LONDON: The limited-volume McLaren 765LT supercar will have an 80kg reduction (compared to McLaren 720S), integral to a lightest dry weight of just 1,229kg.
Considering that the McLaren 720S – the car on which the 765LT is based – set a new benchmark for weight in the supercar class when it was introduced in 2017, an 80kg reduction in DIN weight is a remarkable achievement.
The 765LT opens a fourth chapter in the McLaren Longtail story and embodies characteristics that have their roots in the legendary McLaren F1 ‘Longtail’ race cars of the late-1990s, with driver engagement, increased performance, lighter weight, track-focused dynamics and limited availability key features.
“Reducing vehicle weight is at the centre of our strategy for the next generations of McLaren supercars,” said Mike Flewitt, CEO of McLaren Automotive.
The minimised weight is the result of McLaren’s history as a pioneer in carbon fibre technologies since introducing the first carbon fibre chassis into Formula 1 in 1981.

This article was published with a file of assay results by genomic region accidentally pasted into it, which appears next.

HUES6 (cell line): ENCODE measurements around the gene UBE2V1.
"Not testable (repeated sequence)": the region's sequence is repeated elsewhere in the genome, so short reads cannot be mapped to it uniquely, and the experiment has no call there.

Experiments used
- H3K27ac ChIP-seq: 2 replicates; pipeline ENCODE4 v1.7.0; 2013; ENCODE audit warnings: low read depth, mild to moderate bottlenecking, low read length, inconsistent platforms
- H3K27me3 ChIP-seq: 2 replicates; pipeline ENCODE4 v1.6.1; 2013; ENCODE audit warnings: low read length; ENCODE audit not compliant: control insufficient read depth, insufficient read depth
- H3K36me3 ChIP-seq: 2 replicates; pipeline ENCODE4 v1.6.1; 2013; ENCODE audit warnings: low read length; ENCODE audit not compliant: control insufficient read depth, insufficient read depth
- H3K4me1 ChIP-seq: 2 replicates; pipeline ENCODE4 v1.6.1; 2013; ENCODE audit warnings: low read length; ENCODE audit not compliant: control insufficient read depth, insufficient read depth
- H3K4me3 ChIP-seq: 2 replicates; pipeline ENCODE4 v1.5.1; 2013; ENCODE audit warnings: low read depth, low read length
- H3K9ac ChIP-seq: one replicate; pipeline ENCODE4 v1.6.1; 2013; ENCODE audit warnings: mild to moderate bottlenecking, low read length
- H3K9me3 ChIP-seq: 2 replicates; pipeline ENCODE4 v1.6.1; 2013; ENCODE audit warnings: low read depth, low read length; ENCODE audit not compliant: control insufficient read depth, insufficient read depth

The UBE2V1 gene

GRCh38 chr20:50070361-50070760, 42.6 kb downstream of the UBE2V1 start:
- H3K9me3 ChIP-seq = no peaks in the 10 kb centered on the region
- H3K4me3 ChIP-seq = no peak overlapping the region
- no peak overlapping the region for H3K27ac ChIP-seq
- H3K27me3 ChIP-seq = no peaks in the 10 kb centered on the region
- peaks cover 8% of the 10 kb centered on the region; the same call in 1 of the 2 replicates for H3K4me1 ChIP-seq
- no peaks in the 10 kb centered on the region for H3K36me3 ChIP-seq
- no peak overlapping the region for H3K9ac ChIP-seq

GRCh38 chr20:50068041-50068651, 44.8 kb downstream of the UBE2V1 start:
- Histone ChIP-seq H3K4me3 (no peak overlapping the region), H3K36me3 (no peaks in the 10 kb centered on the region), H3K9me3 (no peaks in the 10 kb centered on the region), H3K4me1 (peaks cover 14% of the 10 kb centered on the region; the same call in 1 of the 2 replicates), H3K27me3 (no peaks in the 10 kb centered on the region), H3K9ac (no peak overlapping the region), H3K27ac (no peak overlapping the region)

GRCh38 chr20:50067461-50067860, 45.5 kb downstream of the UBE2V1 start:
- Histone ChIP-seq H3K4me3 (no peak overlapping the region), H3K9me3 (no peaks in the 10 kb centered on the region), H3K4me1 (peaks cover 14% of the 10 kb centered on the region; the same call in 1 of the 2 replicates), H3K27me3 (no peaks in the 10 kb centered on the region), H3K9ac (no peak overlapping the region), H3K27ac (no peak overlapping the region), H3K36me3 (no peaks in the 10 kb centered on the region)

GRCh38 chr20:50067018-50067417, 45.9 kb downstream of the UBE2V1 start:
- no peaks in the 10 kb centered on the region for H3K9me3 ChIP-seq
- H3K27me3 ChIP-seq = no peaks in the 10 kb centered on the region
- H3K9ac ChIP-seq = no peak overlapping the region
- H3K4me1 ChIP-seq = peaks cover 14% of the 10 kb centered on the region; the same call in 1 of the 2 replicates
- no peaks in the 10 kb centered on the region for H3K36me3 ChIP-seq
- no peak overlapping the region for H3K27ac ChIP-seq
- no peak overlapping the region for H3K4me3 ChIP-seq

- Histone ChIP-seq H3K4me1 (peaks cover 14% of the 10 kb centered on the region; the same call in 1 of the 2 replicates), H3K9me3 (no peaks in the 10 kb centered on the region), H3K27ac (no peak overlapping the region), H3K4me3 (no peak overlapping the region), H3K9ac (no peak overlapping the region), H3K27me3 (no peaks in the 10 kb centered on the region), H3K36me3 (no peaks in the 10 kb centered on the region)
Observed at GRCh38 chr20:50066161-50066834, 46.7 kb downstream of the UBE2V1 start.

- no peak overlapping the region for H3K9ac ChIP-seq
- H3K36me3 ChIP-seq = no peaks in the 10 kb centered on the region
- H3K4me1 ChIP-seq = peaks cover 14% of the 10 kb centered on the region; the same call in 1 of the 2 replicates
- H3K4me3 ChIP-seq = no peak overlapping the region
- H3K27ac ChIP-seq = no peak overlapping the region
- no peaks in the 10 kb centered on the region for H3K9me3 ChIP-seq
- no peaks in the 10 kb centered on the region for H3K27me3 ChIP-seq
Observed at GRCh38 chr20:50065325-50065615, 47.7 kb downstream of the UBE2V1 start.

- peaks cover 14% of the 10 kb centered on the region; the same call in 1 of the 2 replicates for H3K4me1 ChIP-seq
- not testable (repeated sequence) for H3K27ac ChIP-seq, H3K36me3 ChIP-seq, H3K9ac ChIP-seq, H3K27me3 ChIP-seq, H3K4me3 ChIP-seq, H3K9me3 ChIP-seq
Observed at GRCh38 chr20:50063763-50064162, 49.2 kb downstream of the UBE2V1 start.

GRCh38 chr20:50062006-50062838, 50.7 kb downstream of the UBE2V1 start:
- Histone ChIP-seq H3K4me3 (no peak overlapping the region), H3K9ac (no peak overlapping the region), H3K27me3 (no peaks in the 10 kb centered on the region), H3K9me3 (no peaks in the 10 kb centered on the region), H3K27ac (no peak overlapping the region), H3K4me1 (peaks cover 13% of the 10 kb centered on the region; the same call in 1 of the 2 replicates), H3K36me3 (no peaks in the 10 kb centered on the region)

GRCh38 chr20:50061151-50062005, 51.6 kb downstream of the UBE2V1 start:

The 765LT makes extensive use of carbon fibre.
The exhaust system – which is fully-formed in titanium – delivers a substantial 40% weight saving over a comparable steel system.
With its light weight and a 765ps, 800Nm twin-turbo V8 engine, the 765LT can accelerate from standstill to 200km/h (124mph) in just 7.2 seconds.
The 765LT’s track-tuned suspension has also been designed with minimal weight in mind, with features such as motorsport-derived ‘helper’ springs that negate the need for a heavier, dual-rate sprint arrangement.
Ultra-lightweight wheels, bespoke Pirelli P-Zero Trofeo R tyres and titanium wheel bolts together bring a saving of 22kg, a reduction in unsprung mass that also enhances dynamic performance.
Those fortunate enough to secure a 765LT can choose to leave air-conditioning and an audio system off the standard specification, although these driver comfort systems can be selected at no cost.
Just 765 individually-numbered examples of the new Longtail will be built.
Keyword: McLaren 765LT supercar uses extensive weight reduction tech